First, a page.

Good Read, But A Little Distracting
Billy Straight by Jonathan KellermanJonathan Kellerman is a wonderful suspense author. He has a knack for doubling back, laying out his red herrings almost sequentially, and allowing the reader to play along. Many authors manage that, but Kellerman avoids focusing the entire plot on a single obscure clue. Likewise, he doesn't try to push hard for an O. Henry slam-dunk, whiz bang shocker. Still, after reading much of his catalog, I think it is safe to say that Kellerman will frequently surprise you.
That said, Billy Straight is set in Los Angeles and follows the gruesome stabbing death of a celebrity's ex-wife. I'm not quite sure if it was cathartic for Kellerman to write this book in the wake of O.J. Simpson's exploits, but the book is peppered with references made by various characters to O.J. and all the side players who dominated the nation's media coverage for so long. On its blurb in the back, the Los Angeles Times states that no one evokes Los Angeles like Kellerman does. I hope that is not true in this sense because it is time to put O.J. to bed -- or at least bury him in a sand trap somewhere.
The problem for me in reading this book - which is true Kellerman in terms of pacing, plotting and characterizations - was my growing expectation that Kellerman's main character, Dr. Alex Delaware, would show up as a character. This was not billed as a Delaware novel, but I knew that Kellerman could not resist using his money character, a crime-solving child psychiatrist, in a murder mystery with a traumatized young runaway as a witness. Early on, there is a throwaway line to Milo Sturgis, Delaware's cop sidekick, so I knew Alex was lurking somewhere nearby.
And that was distracting as hell.
Spoiler ahead - stop reading now if you want.
Delaware does show up at the end of the book to take care of Billy. He is seen from Billy's view only, and I am not sure why Kellerman dragged him out to this plot. The presence of Delaware's character didn't really lend anything. Having a child psychiatrist named, anything else, would have had the same effect. There may have even been a stronger effect because Kellerman fans were waiting for Delaware to do something spectacular. I was reminded of watching Ringo play drums in old Beatles videos. He is happy sure enough, and sort of keeping time, but he is not doing anything special. That is what happened to Delaware in this book. And for Delaware fans, that is not only distracting, but ultimately disappointing.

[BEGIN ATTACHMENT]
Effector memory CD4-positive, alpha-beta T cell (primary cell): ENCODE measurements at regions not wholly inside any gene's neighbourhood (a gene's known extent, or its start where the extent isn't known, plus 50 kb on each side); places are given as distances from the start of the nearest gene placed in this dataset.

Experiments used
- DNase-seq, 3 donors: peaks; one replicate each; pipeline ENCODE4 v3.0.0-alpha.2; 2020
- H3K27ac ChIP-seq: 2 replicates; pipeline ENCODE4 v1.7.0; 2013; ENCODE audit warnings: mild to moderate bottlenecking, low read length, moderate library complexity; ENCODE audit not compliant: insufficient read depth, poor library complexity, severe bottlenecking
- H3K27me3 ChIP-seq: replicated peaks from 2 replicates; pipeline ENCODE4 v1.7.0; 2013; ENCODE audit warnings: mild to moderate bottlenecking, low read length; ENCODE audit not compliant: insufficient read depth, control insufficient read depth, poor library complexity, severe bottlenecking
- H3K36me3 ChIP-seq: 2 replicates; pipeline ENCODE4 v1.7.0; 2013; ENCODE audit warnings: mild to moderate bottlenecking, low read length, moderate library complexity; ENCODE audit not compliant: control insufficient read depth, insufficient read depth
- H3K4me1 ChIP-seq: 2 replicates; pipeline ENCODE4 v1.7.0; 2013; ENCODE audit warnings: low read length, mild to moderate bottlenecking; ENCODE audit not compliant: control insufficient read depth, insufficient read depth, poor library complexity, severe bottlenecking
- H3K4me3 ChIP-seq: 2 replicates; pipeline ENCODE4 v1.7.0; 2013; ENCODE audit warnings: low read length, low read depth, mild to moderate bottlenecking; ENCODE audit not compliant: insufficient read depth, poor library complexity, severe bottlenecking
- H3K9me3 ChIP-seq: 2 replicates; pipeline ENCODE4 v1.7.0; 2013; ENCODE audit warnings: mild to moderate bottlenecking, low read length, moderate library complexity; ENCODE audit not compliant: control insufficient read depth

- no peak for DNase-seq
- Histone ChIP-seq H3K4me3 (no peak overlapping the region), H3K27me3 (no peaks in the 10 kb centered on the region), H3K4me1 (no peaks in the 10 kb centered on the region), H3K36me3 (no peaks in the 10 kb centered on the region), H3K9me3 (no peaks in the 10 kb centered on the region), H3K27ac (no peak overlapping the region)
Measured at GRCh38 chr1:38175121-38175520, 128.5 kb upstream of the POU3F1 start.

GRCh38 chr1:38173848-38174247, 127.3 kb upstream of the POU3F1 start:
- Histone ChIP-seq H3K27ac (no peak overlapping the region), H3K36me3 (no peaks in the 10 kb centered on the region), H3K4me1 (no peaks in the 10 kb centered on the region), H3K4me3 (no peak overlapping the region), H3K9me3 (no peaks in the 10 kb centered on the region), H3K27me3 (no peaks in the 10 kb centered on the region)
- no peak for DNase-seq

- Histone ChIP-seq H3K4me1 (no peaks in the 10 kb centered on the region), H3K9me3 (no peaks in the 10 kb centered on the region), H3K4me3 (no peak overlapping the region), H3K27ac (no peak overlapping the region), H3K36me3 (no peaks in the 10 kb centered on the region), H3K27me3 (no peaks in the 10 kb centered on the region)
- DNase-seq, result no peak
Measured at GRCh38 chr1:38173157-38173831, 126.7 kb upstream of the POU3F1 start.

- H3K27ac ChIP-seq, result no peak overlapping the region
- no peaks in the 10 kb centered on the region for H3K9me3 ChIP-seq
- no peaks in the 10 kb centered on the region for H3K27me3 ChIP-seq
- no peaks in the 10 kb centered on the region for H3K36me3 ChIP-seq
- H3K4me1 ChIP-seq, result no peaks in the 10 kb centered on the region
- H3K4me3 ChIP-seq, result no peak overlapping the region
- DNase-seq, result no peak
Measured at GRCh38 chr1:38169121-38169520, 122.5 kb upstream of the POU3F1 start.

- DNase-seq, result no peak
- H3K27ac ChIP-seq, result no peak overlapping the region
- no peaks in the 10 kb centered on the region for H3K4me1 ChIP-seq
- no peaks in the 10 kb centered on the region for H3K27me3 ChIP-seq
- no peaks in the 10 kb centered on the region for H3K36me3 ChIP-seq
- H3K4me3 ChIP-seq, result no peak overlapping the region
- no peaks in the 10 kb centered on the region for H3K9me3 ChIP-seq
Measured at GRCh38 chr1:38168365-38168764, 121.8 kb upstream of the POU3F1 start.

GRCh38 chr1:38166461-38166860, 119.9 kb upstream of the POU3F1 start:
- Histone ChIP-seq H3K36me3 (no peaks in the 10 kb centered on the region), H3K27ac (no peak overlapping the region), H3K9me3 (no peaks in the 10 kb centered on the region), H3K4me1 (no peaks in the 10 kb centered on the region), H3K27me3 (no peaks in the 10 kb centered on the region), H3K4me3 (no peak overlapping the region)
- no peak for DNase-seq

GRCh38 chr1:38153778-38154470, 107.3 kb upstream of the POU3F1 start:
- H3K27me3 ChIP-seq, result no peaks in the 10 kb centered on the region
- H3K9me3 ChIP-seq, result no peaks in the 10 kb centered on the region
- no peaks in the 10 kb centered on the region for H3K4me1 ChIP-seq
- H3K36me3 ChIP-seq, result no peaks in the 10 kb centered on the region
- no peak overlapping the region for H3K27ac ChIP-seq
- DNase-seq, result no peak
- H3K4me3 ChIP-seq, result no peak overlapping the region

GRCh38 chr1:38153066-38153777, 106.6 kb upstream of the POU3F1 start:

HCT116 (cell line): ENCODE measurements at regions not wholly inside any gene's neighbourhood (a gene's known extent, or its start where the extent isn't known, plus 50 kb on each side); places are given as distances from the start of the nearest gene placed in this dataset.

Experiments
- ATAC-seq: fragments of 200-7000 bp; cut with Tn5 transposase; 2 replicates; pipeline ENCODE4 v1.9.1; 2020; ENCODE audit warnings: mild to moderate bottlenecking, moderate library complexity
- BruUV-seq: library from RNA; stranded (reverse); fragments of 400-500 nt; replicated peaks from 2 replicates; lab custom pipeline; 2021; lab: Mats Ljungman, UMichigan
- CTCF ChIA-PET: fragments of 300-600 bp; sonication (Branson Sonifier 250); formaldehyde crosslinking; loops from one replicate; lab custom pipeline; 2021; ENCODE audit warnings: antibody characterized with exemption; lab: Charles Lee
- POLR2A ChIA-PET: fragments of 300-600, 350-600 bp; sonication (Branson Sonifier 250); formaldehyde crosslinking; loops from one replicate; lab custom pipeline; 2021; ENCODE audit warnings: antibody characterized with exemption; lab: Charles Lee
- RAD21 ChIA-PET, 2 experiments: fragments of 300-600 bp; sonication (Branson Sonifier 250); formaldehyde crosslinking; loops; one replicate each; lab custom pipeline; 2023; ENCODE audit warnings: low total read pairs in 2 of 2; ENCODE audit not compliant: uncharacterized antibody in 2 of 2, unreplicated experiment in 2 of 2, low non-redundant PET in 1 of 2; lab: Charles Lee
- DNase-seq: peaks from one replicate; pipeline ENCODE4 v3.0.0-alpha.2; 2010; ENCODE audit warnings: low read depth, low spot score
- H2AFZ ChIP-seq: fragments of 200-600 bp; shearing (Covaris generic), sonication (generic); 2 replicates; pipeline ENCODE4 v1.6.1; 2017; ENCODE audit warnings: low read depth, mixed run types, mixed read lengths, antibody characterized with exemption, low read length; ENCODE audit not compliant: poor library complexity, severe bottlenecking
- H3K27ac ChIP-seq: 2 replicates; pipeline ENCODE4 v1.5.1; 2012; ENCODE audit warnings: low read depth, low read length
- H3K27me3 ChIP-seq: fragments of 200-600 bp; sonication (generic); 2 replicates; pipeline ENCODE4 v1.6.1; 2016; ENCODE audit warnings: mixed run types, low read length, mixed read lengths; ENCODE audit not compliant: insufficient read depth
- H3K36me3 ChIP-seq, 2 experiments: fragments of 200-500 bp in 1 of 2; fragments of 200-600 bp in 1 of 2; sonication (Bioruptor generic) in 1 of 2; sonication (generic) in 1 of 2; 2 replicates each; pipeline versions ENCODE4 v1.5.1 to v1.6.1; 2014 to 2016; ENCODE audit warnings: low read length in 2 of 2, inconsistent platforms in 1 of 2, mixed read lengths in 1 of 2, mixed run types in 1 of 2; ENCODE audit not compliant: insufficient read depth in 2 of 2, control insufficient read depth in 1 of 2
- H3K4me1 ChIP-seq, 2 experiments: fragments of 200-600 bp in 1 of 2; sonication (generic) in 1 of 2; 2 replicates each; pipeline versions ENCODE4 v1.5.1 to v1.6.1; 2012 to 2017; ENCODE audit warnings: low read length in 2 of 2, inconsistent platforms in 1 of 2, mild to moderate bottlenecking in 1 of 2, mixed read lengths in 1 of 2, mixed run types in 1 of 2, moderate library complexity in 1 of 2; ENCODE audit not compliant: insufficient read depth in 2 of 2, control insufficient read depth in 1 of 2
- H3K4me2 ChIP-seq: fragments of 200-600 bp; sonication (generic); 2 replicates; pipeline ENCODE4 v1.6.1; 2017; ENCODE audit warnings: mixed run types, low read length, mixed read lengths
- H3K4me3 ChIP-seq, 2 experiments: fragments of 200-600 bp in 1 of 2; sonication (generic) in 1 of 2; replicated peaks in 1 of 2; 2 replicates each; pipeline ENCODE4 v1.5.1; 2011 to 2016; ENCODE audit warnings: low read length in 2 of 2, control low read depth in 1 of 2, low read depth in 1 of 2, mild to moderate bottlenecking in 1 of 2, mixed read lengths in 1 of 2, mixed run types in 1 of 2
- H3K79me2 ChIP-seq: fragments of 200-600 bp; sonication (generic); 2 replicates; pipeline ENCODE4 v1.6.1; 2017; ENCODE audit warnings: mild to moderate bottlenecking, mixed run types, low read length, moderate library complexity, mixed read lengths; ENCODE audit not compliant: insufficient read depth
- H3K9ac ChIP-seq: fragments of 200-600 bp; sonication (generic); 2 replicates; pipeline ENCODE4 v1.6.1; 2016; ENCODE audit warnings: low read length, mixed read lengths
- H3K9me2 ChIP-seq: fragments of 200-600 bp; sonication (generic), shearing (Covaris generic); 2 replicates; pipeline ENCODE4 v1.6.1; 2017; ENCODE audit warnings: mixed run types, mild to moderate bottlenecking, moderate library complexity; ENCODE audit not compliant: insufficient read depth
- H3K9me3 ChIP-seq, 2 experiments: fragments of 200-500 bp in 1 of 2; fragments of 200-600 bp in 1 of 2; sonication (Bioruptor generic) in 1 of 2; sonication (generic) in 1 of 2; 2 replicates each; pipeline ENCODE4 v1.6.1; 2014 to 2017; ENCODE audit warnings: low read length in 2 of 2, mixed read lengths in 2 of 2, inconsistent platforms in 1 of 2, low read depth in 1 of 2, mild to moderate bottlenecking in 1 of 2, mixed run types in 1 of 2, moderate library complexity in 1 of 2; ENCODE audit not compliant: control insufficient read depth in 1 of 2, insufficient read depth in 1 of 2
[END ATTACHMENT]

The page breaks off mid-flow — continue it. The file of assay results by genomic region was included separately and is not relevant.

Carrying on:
Back to non-spoilers
All of that said, I think the LA Times got it wrong. No one writing today evokes a child's voice as well as Kellerman. In that way, he's very reminiscent of early Stephen King. Instead of vampires, ghouls and other supernatural nasties, however, Kellerman's kids are plagued by folks with real mental illness. That makes them all the more horrifying.
If you have not read Kellerman yet, start here so you do not get distracted by the Alex Delaware connection. After that, move on to The Devil's Waltz. Yes, I know that is out of sequence, but it is Delaware's at his best-rounded Everyman in my opinion. From there, pick and skip through the others. Kellerman is a great read. Had this book come out under anyone else's name and without the expectations it raised with Kellerman's, I would give it 5 stars. Instead, here's 4 for keeping me distracted throughout the entire story.